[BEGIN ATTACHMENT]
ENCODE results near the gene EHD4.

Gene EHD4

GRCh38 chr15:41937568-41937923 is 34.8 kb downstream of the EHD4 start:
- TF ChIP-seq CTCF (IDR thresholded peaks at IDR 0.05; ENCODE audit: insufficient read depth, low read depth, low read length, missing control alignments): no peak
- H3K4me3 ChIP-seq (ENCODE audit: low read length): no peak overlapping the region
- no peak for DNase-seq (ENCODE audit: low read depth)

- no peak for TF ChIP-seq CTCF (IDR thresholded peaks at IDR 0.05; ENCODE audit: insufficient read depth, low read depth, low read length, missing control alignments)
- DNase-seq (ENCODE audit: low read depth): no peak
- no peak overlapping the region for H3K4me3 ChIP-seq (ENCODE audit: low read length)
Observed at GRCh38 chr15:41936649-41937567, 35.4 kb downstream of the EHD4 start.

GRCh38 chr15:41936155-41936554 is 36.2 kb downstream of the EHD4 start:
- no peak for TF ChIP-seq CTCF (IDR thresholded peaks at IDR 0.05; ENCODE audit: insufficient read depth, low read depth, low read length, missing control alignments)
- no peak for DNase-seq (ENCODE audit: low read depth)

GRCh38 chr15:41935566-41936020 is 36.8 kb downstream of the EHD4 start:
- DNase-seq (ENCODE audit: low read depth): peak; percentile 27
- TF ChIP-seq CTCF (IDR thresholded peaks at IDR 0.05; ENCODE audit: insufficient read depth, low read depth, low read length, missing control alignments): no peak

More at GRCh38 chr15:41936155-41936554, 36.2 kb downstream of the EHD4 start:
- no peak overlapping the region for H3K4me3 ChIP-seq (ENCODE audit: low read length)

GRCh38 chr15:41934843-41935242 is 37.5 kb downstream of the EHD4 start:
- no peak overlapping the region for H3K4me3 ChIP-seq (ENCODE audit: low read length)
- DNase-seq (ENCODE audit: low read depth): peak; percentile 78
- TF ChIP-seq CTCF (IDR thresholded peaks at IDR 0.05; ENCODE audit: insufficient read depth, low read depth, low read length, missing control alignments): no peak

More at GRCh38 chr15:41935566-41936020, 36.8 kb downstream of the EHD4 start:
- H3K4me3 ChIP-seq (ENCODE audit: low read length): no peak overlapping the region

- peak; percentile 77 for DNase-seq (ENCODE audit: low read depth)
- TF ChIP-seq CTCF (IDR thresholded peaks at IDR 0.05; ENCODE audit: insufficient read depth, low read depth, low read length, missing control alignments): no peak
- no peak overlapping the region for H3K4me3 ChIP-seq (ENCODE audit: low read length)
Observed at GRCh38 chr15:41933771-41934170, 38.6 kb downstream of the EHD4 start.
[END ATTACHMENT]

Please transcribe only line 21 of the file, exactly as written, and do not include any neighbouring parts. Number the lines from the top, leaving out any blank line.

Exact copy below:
- DNase-seq (ENCODE audit: low read depth): peak; percentile 78